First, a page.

First of all, we have to point out a huge distinction. There are two possible issues that we could be discussing here. We could be talking about the blue clay. Or we could be talking about Madrid’s clay in general. There is what to say about each. However, it is important to keep in mind the difference when we discuss this issue.
The top players are definitely unhappy with this surface. And, to their credit, very few explicitly mentioned the blue when talking about it needing to be different for next year. However, the implication was there. And it really isn’t the fault of the blue. Madrid has always been a different type of clay surface. This year is no exception. The only difference is that this year it’s more visible.
Yes, the clay was slippery and there were bad bounces all over the place. The clay was slippery because the court underneath the clay wasn’t prepared properly and wasn’t played on enough. There were bad bounces because clay (and Madrid in particular) can always have bad bounces. Neither of these were because the clay was blue. In fact, two players had serious ankle injuries on Monte Carlo’s red clay (in the same spot on the court). There were no injuries this week in Madrid.
Players complained because it’s not a good warm-up for Roland Garros. Well, Madrid has never played the same as Paris. The difference in altitude alone ensures that. And Federer rightly pointed out that not every tournament on the calendar has to play the exact same and that not every tournament has to be a warm-up for a Slam.
So what do I think about the blue clay and why do I think that the players are complaining? I think the blue is a cute gimmick and that there’s nothing wrong with it. It can draw fans and really does make the ball easier to see, especially if you’re watching without HD. I think the players are complaining because they saw the blue, expected it to be different, and therefore were more cognizant of the problems that Madrid has always had. The courts at Madrid definitely need to be fixed. But it’s not their color that’s the issue.
#8 Seed at Roland Garros Still up for Grabs:
Janko Tipsarevic and Juan Martin Del Potro took command of the race for that important 8th seed, each of them reaching the semifinals in Madrid. The #8 seed is Tipsarevic’s to hold onto now. As long as he goes just as far as Del Potro in Rome the seed is his. Also, even if he doesn’t, he will be the #8 seed unless Del Potro reaches the semifinals. John Isner can still get the seed if he reaches the final, while Gilles Simon and Gael Monfils need to win Rome to have a chance. (Actually, Simon could technically get it if he reaches the final, Tipsarevic loses his first match, and Delpo loses before the semifinal.)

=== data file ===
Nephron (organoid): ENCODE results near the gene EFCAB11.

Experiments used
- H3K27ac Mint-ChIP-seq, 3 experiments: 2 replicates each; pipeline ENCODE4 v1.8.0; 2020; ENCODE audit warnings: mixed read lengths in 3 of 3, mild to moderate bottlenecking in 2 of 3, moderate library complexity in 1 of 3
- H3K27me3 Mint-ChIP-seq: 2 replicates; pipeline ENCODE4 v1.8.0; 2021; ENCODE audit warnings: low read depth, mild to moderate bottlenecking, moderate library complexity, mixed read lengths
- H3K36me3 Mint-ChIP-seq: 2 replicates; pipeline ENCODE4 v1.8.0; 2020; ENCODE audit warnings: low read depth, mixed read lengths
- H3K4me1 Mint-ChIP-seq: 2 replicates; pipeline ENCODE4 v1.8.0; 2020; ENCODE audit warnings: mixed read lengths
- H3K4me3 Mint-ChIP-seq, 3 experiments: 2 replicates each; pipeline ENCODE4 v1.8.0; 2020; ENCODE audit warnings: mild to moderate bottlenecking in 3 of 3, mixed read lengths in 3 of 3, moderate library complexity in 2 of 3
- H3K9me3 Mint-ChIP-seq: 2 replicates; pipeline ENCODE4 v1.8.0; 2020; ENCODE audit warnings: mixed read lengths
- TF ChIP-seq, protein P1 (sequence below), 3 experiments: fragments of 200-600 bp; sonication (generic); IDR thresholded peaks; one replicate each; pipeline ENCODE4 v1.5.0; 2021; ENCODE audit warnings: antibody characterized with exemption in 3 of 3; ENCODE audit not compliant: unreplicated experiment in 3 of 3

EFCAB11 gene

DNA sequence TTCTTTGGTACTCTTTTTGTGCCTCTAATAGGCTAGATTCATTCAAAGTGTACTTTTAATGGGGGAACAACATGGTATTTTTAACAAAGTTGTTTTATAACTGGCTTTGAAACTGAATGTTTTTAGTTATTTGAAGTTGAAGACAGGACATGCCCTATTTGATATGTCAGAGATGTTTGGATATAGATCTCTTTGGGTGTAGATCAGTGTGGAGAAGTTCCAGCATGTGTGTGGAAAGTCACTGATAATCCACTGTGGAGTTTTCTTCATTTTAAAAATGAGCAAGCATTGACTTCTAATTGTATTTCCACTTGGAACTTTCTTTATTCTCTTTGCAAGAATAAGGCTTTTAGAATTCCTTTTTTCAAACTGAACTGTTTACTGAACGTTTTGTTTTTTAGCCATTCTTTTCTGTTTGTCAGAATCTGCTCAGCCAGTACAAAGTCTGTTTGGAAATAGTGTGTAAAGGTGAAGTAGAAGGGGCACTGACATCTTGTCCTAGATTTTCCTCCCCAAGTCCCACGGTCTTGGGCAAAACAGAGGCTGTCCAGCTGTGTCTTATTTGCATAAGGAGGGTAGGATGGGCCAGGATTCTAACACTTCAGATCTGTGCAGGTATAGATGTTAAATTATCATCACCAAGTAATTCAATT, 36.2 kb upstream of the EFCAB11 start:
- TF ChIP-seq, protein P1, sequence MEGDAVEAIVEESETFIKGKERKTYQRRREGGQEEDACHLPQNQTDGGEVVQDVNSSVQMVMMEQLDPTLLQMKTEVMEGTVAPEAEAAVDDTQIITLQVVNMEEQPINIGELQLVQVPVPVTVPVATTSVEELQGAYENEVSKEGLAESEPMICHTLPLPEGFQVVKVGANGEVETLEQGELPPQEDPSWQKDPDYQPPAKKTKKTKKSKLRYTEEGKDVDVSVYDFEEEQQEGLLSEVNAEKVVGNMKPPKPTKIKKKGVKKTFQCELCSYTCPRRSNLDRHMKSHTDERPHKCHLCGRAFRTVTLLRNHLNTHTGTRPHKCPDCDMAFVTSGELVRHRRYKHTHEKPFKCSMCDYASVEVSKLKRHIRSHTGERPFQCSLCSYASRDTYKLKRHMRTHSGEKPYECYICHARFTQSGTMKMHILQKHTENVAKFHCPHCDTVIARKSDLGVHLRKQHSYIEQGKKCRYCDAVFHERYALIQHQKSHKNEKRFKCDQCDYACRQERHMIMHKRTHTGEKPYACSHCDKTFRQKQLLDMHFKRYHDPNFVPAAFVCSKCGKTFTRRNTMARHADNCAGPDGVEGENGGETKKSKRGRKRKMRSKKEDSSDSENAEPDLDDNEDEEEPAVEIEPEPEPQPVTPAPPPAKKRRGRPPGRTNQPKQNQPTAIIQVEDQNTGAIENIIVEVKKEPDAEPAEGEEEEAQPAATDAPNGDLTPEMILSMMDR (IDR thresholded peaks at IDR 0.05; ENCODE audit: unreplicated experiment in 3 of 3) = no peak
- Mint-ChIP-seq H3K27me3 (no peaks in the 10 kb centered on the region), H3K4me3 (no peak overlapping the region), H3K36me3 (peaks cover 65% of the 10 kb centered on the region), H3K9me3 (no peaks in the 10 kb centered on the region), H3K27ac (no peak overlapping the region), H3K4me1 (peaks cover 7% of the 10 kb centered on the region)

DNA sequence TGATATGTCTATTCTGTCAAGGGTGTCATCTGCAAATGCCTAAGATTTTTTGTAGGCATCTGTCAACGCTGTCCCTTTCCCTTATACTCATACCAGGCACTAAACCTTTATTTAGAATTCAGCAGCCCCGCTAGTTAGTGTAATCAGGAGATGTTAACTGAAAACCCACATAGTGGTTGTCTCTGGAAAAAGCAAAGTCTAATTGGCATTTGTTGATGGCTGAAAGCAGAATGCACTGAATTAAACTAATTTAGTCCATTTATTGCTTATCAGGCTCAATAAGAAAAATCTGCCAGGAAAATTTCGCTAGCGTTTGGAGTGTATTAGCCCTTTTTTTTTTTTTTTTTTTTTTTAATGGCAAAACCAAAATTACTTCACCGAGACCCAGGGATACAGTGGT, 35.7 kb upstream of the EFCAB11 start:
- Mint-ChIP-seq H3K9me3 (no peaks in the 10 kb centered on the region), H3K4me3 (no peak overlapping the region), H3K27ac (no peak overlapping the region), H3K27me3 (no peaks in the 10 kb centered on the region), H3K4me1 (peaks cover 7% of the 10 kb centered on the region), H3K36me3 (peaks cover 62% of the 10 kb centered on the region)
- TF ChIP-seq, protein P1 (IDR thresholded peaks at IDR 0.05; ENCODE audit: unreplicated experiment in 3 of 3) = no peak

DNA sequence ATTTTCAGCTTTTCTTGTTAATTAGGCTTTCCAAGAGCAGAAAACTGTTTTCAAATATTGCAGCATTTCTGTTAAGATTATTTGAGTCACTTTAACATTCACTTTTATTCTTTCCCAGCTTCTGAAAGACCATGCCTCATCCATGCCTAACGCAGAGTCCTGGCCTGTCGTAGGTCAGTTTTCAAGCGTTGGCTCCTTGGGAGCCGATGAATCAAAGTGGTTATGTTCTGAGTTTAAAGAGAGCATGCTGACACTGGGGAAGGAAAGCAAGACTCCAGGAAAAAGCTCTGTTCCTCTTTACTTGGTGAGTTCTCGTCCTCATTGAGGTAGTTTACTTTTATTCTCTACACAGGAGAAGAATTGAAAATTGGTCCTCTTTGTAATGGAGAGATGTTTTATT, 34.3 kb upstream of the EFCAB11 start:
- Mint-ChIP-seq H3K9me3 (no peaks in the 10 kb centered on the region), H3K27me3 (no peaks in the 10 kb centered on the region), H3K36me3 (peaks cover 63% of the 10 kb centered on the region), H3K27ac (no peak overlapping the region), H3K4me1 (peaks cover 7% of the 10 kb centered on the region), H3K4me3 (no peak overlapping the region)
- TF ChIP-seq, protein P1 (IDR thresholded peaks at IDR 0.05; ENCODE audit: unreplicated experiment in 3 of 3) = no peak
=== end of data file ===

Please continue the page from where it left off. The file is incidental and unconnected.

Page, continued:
Federer will pass Nadal for World #2 when the rankings are updated tomorrow. Federer will have a 370-point lead over Nadal. This means that Nadal needs to reach the final just to have a chance at the #2 seed at Roland Garros. *If Federer reaches the semis, then Nadal would need to win the tournament. Of course, this is assuming that Federer plays Rome. He seems to have a slight hip injury in Madrid and there are rumors that he will not play this week.
Also, it looks like the disaster scenario won’t happen and that Andy Roddick will still be seeded at Roland Garros, if he chooses to play there. Roddick once again skipped all of the major European clay court tournaments, but players behind him didn’t gain enough points to bump him out of the seeds. He will need a few wins there, however, as the possibility grows that he won’t be seeded at Wimbledon.
Federer’s Chase for #1
Well, Federer is still backing up his claim that he wants World #1 again. He is now within 2200 points of Djokovic since Rome points came off the board a week early this year. Federer winning combined with Djokovic’s early exit was almost a 2000-point swing this week. Djokovic still has 5600 points to defend between Wimbledon and the US Open. That will be Federer’s chance, and it’s looking more and more likely. Federer does have more points to defend than Djokovic at Roland Garros, but he only has 360 to defend at Wimbledon. With a good run at Rome and another early exit by Djokovic, Federer could easily put himself in position to take over the #1 spot at Wimbledon if Djokovic doesn’t win the tournament.
*Author’s note: Due to a miscalculation, this article originally stated that if Federer reached the final and Nadal won the tournament that Federer would be the #2 seed at Roland Garros. This is incorrect. In such a case, Nadal would be the #2 seed.